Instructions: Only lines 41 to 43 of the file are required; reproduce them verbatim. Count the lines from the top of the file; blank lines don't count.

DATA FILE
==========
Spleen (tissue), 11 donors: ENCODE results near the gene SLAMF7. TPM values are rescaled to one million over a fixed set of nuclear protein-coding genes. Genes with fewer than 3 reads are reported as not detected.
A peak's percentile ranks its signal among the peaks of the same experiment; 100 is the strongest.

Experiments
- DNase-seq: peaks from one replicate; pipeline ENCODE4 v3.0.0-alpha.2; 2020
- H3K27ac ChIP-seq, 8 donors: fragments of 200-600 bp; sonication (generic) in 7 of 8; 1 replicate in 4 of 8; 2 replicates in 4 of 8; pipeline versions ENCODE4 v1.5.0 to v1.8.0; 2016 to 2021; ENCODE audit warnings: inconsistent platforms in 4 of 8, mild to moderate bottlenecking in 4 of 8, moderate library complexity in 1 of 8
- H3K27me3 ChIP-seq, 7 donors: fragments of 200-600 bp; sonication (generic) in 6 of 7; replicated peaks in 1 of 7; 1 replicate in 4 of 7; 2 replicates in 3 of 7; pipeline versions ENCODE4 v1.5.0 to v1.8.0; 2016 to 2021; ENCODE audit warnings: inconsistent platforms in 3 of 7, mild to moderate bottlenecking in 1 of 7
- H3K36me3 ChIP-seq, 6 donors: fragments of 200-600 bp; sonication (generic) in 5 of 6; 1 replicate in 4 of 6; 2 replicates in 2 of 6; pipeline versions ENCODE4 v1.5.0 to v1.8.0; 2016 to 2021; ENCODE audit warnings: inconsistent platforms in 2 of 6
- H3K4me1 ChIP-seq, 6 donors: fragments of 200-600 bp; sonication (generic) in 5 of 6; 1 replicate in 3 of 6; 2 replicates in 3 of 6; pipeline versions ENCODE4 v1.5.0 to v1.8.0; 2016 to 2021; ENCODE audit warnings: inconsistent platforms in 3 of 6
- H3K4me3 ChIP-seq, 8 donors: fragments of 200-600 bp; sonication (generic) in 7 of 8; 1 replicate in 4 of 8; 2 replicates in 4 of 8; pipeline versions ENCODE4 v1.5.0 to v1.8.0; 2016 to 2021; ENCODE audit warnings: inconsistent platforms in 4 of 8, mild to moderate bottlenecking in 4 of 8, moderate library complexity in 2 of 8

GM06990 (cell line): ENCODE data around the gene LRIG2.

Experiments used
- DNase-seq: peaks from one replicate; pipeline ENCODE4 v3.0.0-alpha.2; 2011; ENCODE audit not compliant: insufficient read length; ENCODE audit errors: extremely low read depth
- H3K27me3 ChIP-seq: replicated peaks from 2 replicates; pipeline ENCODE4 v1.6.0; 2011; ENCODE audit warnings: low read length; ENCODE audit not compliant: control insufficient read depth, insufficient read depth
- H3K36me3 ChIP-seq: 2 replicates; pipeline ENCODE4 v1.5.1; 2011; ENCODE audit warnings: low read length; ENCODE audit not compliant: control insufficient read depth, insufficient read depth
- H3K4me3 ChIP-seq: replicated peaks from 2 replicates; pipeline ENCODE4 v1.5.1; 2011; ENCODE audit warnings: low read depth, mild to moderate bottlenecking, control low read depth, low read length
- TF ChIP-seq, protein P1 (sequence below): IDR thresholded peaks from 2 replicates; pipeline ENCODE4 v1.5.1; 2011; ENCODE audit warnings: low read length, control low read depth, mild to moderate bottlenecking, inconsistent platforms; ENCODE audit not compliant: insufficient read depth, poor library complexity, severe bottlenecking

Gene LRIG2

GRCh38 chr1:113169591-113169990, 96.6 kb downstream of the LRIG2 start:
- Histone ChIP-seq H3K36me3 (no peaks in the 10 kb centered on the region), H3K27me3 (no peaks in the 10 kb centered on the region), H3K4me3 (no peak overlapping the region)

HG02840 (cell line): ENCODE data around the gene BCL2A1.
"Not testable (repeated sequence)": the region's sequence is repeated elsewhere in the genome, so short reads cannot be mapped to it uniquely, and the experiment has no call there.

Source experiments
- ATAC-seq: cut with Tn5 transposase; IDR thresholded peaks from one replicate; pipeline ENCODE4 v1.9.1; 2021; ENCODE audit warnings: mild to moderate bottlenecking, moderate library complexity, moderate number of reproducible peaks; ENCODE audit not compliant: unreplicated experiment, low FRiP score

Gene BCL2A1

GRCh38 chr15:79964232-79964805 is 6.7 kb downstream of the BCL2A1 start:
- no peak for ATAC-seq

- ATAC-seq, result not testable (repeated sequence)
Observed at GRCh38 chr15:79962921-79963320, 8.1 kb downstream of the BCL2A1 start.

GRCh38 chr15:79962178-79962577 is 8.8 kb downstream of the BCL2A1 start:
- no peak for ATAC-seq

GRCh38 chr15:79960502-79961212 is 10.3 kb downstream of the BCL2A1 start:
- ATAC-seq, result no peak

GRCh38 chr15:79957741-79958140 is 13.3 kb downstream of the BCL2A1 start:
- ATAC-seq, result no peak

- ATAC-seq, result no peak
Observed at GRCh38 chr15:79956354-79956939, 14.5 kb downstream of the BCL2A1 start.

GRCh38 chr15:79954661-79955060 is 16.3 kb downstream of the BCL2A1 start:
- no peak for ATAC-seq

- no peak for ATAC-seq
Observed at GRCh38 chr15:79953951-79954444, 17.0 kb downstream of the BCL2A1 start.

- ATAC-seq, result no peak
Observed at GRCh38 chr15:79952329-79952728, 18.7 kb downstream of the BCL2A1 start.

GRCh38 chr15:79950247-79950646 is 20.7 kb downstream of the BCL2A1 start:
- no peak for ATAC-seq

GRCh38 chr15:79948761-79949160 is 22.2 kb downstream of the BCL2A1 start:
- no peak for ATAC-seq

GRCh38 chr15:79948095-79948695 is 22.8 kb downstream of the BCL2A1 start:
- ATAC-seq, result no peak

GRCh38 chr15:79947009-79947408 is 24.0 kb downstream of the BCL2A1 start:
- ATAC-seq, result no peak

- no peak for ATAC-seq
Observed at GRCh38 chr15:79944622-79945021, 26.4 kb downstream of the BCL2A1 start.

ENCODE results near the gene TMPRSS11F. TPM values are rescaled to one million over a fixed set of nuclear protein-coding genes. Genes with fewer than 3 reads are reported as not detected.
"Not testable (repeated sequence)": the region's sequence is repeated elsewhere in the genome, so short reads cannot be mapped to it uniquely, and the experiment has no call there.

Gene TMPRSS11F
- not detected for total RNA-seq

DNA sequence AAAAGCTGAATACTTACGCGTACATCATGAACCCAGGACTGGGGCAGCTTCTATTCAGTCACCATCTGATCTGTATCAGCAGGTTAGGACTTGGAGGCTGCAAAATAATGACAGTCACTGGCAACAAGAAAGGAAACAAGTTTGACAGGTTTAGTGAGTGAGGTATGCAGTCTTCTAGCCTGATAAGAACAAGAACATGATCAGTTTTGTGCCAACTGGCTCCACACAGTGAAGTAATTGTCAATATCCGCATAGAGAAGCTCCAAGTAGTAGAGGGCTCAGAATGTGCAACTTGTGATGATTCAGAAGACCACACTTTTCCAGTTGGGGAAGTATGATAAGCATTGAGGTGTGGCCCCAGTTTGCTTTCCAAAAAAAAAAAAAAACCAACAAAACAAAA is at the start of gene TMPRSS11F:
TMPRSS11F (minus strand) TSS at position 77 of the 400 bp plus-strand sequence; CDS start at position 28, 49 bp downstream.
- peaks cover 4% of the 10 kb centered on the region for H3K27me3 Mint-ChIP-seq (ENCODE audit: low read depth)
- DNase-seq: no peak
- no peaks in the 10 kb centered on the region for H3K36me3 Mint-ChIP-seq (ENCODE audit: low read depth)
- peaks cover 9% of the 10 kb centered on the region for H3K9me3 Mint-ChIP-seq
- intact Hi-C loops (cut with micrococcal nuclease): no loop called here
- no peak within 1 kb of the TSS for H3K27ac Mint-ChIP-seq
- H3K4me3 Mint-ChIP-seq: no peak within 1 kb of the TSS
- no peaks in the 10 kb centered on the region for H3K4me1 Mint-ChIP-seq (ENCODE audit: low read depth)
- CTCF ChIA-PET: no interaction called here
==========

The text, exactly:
- ATAC-seq, result no peak
Observed at GRCh38 chr15:79952329-79952728, 18.7 kb downstream of the BCL2A1 start.

GRCh38 chr15:79950247-79950646 is 20.7 kb downstream of the BCL2A1 start: